I never got a clear answer as to whether, on Motzaei Shabbat, we light Chanuka candles before or after Havdala. Can you clarify the matter? Answer:
In terms of practice, we can clarify only a few things. The minhag in shuls is to light Chanuka candles first (based on Terumat Hadeshen 60, Shulchan Aruch and Rama, Orach Chayim 681:2). Regarding the home, Sephardim do Havdala before Chanuka candles (Kaf Hachayim, OC 681:4; Yalkut Yosef; Mikraei Kodesh (Harari), Chanuka 11:10). Among Ashkenazim, some schools of thought have clear rulings (which vary one from another); we will not provide lists of the opinions. However, the standard approach, to which we subscribe is that this is a case where one may follow the approach he wants (see Mishna Berura 681:3). We note that not only are both approaches well grounded, but also the question is only of preference; following the "incorrect" approach is not a "violation." We will survey some
of the indications presented by prominent protagonists.
The Terumat Hadeshen’s reason for lighting Chanuka candles first is the gemara’s (Pesachim 105b) concept that we delay Havdala (i.e., put it at the end of the series of berachot) and, thereby, the exit of Shabbat, so that Shabbat not appear as a burden. The Taz (OC 281:1) counters the Terumat Hadeshen’s assumptions on two fronts. First, he argues that tadir kodem – a more common beracha is recited before a less common one – is a stronger factor than delaying the end of Shabbat. Additionally, argues the Taz, doing Chanuka candles before Havdala is not even a correct application of delaying the end of Shabbat. This is because lighting candles itself contradicts the continuation of Shabbat, for if it were still Shabbat, lighting a candle would be forbidden.
The following discussion in Tosafot (Shabbat 23b) can shed light on the relative strength of the factor of tadir kodem. The gemara says that if one has enough money only for Chanuka candles or wine for Kiddush (which is more tadir), Chanuka has precedence because pirsumei nisa (publicizing the miracle) is more important. Tosafot asks why, regarding Rosh Chodesh on Chanuka, we read the haftrara of Chanuka, yet read the Torah portion of Rosh Chodesh before that of Chanuka. Tosafot’s first answer, which the Taz cites as support, is that the advantage of pirsumei nisa prevails when only one of the mitzvot can be fulfilled, whereas tadir kodem is the key factor regarding the order when both are done. However, points out the Eliyah Rabba (681:1), Tosafot’s other two answers diminish the importance of pirsumei nisa only regarding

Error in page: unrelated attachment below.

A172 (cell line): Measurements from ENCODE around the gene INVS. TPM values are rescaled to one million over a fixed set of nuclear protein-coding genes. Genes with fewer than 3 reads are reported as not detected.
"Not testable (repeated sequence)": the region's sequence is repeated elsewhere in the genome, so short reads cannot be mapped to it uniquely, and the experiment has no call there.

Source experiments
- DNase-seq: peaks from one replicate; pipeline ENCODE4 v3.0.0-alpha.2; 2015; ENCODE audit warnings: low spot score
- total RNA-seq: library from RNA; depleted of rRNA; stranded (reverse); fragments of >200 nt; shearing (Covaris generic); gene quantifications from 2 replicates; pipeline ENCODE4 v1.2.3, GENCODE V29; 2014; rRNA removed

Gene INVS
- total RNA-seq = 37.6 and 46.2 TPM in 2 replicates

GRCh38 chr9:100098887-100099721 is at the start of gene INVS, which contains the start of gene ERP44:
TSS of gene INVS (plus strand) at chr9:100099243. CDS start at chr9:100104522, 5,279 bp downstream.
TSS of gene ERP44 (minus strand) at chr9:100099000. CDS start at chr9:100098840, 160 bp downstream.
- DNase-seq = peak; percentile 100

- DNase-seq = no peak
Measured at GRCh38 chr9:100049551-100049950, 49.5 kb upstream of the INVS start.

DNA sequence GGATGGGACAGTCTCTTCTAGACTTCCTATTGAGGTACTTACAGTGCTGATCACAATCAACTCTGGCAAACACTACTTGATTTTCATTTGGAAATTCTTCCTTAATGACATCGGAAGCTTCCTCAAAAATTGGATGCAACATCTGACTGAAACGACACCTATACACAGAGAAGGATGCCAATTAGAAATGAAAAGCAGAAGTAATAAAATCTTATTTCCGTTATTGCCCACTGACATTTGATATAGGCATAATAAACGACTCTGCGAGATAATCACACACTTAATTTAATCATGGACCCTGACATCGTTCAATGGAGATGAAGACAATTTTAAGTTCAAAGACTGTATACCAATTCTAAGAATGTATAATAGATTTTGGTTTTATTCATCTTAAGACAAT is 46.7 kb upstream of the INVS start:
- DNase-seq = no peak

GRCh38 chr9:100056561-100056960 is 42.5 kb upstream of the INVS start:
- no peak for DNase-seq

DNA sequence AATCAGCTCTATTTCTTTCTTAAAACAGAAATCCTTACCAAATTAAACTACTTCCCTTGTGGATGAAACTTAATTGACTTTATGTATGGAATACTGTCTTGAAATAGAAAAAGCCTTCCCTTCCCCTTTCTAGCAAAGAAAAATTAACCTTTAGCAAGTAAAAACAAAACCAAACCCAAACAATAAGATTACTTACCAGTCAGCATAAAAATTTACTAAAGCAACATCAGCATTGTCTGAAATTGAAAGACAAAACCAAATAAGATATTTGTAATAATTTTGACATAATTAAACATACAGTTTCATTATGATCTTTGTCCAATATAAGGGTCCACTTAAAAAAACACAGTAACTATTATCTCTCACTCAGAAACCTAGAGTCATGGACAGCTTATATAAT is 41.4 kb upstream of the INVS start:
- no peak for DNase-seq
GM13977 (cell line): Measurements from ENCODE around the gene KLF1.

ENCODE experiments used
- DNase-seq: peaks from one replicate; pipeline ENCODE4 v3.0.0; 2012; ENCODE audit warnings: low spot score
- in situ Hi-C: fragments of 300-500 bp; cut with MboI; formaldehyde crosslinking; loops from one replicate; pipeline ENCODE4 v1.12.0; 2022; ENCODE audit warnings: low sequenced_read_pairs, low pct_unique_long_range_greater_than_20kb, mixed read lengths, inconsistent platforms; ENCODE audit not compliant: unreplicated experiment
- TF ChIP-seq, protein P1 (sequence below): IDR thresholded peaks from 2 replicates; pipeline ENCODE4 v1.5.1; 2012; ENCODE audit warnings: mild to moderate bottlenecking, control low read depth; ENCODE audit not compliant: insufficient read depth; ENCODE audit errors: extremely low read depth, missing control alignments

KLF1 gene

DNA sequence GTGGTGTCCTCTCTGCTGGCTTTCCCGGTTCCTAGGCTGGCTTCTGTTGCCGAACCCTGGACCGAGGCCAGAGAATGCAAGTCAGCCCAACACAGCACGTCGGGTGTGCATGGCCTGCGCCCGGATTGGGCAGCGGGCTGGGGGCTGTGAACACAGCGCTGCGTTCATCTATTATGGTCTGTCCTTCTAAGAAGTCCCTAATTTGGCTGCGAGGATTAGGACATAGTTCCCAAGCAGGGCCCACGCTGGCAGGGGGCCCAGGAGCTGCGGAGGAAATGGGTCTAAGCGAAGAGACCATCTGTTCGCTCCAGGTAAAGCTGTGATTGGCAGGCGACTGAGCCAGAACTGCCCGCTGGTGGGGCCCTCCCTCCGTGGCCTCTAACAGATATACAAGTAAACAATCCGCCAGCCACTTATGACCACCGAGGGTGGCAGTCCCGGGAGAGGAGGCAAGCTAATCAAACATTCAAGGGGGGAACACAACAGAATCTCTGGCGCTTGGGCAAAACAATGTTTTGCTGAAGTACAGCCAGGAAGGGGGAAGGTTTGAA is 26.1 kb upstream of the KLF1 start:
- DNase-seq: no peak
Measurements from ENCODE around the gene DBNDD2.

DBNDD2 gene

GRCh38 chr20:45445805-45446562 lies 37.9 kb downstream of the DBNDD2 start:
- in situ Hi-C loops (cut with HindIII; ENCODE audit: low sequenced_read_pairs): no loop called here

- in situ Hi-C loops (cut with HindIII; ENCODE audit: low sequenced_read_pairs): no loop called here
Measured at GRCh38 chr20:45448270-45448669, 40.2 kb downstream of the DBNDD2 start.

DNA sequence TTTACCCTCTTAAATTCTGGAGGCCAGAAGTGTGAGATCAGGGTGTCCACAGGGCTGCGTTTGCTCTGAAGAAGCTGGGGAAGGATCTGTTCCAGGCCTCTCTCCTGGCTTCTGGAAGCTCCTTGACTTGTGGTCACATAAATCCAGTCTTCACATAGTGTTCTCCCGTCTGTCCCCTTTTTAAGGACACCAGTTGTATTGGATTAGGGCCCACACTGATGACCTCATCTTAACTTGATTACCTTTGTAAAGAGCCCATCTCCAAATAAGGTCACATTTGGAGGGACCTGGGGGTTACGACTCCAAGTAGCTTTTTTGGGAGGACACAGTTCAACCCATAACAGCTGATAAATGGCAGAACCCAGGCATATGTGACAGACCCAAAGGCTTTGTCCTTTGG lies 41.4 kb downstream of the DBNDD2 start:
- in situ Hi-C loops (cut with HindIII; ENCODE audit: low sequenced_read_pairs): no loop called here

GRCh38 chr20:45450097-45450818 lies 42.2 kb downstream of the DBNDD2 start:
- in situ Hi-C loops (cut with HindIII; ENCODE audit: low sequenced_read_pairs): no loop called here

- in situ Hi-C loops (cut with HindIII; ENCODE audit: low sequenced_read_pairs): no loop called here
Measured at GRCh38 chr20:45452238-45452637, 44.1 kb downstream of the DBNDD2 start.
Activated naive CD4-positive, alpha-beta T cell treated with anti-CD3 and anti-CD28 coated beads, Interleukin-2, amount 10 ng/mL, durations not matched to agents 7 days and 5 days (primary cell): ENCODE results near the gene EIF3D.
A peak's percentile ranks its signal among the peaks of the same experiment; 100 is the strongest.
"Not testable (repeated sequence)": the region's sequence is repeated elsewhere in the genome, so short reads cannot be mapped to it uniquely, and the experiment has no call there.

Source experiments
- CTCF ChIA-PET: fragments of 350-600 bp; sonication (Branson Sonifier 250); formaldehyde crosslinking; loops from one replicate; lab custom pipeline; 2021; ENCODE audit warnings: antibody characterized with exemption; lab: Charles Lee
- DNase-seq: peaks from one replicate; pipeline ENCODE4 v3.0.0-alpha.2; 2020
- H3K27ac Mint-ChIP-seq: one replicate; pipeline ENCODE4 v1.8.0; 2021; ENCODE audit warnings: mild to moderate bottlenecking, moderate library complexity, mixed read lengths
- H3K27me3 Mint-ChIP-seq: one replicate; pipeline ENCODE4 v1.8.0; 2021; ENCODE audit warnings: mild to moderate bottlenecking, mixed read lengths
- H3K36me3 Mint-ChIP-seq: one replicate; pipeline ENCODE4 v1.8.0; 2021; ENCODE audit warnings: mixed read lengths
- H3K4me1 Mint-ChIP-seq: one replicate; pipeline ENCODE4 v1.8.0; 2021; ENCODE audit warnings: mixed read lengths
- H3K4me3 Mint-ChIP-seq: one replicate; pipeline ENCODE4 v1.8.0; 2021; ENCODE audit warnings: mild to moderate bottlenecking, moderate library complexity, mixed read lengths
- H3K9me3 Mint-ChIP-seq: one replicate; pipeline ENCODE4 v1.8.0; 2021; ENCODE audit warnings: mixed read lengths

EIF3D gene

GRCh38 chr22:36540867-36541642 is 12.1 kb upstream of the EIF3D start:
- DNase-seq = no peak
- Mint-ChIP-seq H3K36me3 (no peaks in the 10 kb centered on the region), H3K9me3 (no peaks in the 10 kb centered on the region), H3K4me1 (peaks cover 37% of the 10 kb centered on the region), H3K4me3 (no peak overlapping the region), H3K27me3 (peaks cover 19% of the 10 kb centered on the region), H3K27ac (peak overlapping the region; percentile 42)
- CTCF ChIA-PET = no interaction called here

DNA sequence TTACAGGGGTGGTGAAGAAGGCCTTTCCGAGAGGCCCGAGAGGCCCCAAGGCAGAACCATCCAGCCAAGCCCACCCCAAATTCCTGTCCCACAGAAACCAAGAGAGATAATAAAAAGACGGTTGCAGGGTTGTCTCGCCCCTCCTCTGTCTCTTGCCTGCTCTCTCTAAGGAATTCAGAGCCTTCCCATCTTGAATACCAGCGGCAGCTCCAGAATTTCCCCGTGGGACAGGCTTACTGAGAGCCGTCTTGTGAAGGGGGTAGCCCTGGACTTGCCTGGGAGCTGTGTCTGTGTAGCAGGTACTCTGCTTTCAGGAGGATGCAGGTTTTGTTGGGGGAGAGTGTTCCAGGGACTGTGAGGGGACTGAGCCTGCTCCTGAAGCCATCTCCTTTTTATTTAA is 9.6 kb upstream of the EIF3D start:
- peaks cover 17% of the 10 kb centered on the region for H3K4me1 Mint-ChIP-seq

the Torah/haftara readings. This implies that when pirsumei nisa applies, as it does to Chanuka candles, it has order precedence
over the more common Havdala.
R. Yaakov Emden (Mor U’ktzi’ah 681) rejects the Taz’s claim that lighting Chanuka candles contradicts the idea of delaying Havdala/end of Shabbat. He points out that after Havdala in davening or Hamavdil, we are allowed to do work (including Yom Tov candles and Borei Me’ore Ha’eish) before doing Havdala over wine, and yet we delay the beracha of Havdala.
Some cite a proof that Chanuka lighting precedes Havdala from the Yerushalmi (cited by the Shulchan Aruch, OC 581:1), that one should not use the Chanuka candles for Borei Me’ore Ha’eish. This implies that the Chanuka candles are lit first.
Is there any logic, other than minhag, to switch the orders in shul and at home, as Sephardim and some Ashkenazim do? The Maharal (Ner Mitzva, p. 28) cites, as a reason to do Havdala first, the concern that one who one did not say Havdala in Shemoneh Esrei will light in violation of Shabbat. The Eliya Rabba points out that in shul, we trust that the person appointed to light will be a diligent person who will not forget. It is also possible that since pirsumei nisa is a heightened element and exists for a shorter time in shul, we do it as soon as possible. The Kaf Hachayim (681:4) claims that after men have heard Havdala in shul, delaying the one at home is less important.